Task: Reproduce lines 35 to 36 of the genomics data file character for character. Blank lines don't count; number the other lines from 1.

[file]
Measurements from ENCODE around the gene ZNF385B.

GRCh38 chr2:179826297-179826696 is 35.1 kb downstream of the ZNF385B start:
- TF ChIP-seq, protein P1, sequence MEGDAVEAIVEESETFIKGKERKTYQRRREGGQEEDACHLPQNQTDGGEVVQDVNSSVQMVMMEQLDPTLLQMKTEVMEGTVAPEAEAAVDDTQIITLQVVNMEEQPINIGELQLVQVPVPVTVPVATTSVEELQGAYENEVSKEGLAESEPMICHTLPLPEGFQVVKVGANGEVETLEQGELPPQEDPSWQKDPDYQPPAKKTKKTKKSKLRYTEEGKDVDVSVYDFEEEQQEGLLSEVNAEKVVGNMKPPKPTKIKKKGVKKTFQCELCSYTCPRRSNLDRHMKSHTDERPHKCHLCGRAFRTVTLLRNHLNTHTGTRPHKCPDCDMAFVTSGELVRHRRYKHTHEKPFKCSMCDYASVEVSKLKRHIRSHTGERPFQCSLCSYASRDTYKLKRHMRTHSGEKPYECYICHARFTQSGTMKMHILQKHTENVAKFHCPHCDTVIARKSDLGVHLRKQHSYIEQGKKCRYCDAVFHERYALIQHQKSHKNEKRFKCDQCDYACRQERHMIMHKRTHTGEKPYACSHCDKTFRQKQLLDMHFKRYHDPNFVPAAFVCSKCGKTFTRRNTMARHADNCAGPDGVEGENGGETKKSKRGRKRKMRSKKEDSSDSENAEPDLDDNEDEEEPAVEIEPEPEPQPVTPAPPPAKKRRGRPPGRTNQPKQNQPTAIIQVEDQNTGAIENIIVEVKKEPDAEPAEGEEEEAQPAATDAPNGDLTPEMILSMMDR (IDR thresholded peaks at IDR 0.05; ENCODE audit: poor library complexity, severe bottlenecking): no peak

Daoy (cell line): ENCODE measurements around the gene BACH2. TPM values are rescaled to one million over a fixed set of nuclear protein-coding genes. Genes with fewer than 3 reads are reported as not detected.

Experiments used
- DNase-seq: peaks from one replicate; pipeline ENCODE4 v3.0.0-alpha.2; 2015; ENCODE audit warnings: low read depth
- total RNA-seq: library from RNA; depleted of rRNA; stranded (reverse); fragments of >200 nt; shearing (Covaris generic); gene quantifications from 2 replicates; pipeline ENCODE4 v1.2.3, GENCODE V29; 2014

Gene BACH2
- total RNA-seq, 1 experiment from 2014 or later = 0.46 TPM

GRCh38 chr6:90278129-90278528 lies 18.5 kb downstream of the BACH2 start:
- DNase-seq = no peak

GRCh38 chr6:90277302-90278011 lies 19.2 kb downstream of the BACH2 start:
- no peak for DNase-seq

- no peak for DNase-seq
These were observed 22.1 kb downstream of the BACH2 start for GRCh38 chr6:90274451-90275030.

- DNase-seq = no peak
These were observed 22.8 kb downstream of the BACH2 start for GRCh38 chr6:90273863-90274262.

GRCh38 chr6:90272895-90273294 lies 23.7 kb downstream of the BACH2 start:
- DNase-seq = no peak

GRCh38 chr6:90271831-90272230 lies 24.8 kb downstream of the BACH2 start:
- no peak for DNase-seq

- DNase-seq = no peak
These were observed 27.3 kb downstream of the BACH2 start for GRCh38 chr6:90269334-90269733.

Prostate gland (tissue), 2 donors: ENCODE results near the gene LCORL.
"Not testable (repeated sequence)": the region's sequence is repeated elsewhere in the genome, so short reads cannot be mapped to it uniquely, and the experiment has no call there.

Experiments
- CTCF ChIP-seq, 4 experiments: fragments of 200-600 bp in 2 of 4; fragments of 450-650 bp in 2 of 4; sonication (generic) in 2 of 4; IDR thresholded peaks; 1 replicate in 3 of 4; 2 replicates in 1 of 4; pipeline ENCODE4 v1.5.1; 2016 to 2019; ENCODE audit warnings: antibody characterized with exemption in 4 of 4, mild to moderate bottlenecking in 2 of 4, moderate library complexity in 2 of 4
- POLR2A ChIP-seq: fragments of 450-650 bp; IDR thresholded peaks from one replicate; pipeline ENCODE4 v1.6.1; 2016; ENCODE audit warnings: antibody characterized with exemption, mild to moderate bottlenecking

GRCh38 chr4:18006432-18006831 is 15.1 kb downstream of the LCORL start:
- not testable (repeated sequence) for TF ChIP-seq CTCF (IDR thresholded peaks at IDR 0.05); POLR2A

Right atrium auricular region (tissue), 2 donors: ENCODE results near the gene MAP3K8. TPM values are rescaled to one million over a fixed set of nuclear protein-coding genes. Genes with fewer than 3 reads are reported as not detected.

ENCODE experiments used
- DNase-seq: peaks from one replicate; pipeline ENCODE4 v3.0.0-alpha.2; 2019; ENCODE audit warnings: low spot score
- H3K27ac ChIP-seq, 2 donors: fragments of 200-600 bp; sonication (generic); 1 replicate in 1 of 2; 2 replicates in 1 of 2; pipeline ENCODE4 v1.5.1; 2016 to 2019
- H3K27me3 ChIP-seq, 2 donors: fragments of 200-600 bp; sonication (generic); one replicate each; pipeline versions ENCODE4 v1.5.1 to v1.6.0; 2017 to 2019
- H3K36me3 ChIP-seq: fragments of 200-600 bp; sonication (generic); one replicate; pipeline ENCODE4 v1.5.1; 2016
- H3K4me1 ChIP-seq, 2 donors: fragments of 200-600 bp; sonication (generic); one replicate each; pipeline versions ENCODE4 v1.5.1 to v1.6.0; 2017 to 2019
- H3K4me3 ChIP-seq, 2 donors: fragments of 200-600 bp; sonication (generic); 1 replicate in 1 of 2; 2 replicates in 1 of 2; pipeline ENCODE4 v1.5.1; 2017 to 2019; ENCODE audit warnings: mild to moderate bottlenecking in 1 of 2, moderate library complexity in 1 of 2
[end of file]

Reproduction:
- H3K27me3 ChIP-seq, 2 donors: fragments of 200-600 bp; sonication (generic); one replicate each; pipeline versions ENCODE4 v1.5.1 to v1.6.0; 2017 to 2019
- H3K36me3 ChIP-seq: fragments of 200-600 bp; sonication (generic); one replicate; pipeline ENCODE4 v1.5.1; 2016